"In a move without precedent in the modern era, Republican congressional leaders... have penned a letter" to the Fed.
The shocking thing here, surely, is that no one ever did it before. Although the Fed's board of governors are appointed by the President, the Fed is not technically a part of the US Government, but it controls our money supply and -- in important ways -- the dollar itself.
Printing money is a Constitutional function of the Congress, but actually printing money isn't the way that the money supply is manipulated most of the time now; mostly it is done via actions like the Fed's "Quantitative Easing," in which purely notional transactions between banks "reduce" or "expand" the money supply. The Congress has granted the Fed authority to manipulate the money supply in that way, and so Congress has in a sense delegated its Constitutional duty to the Fed.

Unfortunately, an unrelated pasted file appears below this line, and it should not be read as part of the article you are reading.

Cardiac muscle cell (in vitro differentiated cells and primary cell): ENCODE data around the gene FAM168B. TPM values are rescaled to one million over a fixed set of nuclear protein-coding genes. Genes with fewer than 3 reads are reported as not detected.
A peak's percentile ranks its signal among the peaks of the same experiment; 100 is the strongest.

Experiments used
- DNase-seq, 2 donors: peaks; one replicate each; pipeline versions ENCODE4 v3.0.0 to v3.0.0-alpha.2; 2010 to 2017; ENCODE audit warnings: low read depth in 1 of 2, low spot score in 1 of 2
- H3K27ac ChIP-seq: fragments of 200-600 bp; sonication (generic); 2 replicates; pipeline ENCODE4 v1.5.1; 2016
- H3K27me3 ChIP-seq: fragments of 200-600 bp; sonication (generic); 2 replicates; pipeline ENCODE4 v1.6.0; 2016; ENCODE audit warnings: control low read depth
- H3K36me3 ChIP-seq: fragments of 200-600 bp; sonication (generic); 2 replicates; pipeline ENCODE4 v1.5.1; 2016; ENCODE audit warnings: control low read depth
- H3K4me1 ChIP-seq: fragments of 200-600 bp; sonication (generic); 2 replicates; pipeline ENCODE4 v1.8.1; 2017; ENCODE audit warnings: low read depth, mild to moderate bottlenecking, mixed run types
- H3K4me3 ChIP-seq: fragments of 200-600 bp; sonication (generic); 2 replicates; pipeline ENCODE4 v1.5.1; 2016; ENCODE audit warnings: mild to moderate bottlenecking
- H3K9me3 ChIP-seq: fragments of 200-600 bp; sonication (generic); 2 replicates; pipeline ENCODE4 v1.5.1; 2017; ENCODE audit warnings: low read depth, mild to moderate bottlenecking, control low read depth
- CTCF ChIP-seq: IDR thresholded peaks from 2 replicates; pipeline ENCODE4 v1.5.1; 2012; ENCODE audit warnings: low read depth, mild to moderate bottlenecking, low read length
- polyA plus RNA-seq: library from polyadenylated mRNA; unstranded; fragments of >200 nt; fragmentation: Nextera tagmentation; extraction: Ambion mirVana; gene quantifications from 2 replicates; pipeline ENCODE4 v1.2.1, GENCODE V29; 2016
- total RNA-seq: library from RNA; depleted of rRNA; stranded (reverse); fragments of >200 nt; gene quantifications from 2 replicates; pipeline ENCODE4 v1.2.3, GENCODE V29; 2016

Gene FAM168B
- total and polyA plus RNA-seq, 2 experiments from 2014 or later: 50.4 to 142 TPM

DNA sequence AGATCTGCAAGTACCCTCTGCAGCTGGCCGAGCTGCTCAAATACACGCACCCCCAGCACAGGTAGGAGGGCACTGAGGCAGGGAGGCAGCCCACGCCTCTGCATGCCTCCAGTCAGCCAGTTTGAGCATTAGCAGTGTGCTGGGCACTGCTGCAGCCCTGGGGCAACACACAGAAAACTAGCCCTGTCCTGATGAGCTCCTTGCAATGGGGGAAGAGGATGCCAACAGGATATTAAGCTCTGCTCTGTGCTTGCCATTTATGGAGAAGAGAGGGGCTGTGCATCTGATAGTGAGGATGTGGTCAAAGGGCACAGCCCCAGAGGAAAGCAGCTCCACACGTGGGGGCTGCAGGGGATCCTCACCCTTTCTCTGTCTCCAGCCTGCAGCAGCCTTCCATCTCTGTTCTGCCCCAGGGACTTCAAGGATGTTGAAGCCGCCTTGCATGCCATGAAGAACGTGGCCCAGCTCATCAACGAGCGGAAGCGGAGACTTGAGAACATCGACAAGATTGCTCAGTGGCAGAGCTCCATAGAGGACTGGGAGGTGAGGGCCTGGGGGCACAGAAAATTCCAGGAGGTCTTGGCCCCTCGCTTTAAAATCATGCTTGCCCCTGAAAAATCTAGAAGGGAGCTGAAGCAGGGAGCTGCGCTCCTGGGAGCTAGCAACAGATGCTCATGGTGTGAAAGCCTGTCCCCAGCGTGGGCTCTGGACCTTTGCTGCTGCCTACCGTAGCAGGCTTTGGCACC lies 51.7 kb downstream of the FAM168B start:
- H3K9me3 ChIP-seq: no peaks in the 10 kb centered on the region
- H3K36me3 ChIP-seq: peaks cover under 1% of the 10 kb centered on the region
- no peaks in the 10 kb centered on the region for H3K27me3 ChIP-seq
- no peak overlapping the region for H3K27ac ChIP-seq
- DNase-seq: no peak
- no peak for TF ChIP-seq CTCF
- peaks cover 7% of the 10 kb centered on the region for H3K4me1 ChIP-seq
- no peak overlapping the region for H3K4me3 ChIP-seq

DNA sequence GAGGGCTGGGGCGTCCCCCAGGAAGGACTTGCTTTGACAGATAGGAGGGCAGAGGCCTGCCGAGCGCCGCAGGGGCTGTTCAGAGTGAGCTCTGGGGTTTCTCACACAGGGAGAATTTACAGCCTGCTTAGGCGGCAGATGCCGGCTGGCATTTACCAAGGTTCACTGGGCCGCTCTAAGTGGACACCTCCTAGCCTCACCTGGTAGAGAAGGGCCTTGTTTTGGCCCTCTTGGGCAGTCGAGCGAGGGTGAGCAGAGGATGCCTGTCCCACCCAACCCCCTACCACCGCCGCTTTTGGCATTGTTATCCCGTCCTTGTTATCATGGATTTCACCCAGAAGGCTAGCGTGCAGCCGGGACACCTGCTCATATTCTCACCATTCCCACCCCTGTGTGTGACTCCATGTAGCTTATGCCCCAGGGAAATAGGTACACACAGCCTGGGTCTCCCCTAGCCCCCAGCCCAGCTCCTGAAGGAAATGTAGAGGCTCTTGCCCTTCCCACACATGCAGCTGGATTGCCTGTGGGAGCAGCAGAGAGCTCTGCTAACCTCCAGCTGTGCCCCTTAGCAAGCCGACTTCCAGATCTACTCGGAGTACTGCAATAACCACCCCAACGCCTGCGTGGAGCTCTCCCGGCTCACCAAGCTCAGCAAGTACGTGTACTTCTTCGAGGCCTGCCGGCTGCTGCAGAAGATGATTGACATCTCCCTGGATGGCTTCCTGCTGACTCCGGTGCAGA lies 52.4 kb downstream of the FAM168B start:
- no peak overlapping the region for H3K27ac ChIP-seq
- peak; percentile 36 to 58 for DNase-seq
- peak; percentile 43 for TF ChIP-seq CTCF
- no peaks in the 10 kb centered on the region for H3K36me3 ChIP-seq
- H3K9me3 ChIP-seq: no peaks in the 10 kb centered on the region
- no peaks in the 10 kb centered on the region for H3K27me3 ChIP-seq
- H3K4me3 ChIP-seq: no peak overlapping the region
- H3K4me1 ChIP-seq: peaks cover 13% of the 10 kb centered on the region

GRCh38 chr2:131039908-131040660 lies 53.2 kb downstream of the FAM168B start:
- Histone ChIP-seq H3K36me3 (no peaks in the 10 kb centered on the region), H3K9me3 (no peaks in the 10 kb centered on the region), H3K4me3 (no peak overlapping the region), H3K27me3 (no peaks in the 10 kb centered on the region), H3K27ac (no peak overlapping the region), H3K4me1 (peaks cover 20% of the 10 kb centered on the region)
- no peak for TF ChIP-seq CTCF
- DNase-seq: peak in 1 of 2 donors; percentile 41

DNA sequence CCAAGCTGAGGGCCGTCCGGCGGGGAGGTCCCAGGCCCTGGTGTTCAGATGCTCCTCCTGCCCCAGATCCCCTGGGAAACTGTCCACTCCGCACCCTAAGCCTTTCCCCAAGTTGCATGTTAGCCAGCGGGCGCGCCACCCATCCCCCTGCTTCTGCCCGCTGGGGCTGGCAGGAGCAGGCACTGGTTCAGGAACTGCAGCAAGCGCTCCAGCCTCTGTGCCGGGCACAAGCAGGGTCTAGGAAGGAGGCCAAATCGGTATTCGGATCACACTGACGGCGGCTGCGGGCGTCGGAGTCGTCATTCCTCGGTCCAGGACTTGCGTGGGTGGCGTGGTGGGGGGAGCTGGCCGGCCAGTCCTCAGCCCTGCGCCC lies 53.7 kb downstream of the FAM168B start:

Since the Fed's authority is derived from Congress' authority to print money, why wouldn't Congressional leadership send a letter to the Fed telling the Fed what it thinks about the money supply? It's Congress' authority that is being used here, after all. Even if we have decided to delegate that authority to an independent board, Congressional leadership surely has a legitimate power to send a letter voicing an opinion as to how Congress' delegate authority should be used.